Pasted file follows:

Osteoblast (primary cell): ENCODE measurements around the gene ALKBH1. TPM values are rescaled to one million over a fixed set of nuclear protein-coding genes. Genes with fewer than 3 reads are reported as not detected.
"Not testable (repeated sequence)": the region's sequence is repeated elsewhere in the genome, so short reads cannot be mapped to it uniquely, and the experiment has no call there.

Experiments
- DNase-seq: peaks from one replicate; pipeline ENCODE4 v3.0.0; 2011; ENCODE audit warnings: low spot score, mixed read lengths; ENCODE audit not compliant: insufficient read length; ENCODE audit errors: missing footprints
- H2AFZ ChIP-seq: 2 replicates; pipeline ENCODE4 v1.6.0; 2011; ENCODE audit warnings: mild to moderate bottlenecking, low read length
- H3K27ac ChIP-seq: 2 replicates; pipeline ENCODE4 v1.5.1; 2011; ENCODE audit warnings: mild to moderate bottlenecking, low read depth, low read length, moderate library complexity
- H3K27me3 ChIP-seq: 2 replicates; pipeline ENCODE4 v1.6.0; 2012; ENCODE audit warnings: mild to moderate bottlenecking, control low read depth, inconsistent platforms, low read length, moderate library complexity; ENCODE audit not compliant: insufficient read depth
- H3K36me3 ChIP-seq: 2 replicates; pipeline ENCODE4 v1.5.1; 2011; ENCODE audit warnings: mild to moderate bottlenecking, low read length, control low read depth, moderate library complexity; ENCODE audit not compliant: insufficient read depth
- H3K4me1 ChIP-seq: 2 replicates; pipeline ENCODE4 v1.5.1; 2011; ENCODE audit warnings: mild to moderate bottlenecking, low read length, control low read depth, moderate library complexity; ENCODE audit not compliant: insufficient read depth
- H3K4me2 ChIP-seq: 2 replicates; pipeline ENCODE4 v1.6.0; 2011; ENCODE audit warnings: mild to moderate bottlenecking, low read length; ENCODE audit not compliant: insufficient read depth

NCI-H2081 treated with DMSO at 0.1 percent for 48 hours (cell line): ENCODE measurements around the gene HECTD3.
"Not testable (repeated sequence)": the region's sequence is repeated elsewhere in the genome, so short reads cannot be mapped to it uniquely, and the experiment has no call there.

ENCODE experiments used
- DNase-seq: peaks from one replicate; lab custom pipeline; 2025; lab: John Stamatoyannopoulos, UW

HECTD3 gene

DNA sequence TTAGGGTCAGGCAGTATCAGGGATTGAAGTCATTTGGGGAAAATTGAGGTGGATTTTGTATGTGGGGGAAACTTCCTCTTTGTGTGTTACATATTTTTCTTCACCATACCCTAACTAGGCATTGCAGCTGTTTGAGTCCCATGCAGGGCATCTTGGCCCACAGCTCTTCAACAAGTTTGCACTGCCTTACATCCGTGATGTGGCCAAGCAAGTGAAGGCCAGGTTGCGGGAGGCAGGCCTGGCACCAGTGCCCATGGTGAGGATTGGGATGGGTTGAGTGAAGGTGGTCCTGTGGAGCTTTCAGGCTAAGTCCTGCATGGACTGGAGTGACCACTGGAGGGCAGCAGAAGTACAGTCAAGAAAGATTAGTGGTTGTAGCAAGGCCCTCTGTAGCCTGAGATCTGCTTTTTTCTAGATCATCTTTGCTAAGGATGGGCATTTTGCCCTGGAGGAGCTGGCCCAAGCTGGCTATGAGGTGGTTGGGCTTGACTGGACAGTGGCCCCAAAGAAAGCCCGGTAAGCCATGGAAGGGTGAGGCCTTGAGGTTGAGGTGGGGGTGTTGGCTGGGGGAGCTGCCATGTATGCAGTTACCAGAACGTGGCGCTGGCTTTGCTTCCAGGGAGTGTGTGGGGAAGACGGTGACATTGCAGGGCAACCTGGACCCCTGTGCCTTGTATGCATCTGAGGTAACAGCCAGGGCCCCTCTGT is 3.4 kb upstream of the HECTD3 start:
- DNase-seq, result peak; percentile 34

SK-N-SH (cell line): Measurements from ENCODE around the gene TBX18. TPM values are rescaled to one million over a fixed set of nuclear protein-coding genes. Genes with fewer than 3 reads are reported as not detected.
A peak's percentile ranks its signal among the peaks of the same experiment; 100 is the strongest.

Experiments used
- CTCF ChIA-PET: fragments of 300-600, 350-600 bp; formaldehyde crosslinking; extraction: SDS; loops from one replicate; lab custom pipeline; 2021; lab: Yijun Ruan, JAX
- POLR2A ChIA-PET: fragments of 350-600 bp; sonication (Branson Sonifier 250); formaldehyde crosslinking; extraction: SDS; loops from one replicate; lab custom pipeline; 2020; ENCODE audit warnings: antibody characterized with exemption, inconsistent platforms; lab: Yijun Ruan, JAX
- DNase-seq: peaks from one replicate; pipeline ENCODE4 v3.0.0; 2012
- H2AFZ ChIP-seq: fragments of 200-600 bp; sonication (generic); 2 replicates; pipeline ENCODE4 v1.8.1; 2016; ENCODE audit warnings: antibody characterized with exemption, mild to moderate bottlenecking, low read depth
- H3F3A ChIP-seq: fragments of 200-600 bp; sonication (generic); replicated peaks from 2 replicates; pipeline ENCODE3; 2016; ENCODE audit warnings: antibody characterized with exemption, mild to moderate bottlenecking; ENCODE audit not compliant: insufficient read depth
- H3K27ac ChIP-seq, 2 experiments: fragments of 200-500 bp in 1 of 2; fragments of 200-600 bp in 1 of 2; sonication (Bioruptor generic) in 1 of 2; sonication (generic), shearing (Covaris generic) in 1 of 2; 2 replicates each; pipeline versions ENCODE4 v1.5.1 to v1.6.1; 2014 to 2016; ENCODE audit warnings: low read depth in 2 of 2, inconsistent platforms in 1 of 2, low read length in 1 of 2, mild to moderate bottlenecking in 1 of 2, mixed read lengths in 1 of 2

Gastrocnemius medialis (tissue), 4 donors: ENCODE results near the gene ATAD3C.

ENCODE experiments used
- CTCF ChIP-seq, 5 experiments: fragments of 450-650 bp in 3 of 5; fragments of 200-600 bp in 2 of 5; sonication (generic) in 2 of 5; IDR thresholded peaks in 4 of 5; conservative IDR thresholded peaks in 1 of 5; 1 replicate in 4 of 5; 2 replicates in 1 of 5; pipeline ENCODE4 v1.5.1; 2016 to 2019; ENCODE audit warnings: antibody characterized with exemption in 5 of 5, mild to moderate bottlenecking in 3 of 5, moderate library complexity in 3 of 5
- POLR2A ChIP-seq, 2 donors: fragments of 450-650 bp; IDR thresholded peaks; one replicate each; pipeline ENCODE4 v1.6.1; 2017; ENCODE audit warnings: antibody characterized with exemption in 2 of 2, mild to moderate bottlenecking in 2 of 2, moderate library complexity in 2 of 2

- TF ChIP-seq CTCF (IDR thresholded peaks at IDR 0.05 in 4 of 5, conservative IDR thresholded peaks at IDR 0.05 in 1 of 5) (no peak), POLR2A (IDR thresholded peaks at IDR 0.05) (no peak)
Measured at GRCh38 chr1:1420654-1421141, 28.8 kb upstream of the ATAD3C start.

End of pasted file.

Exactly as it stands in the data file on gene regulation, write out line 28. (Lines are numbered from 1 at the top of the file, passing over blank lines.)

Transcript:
ENCODE experiments used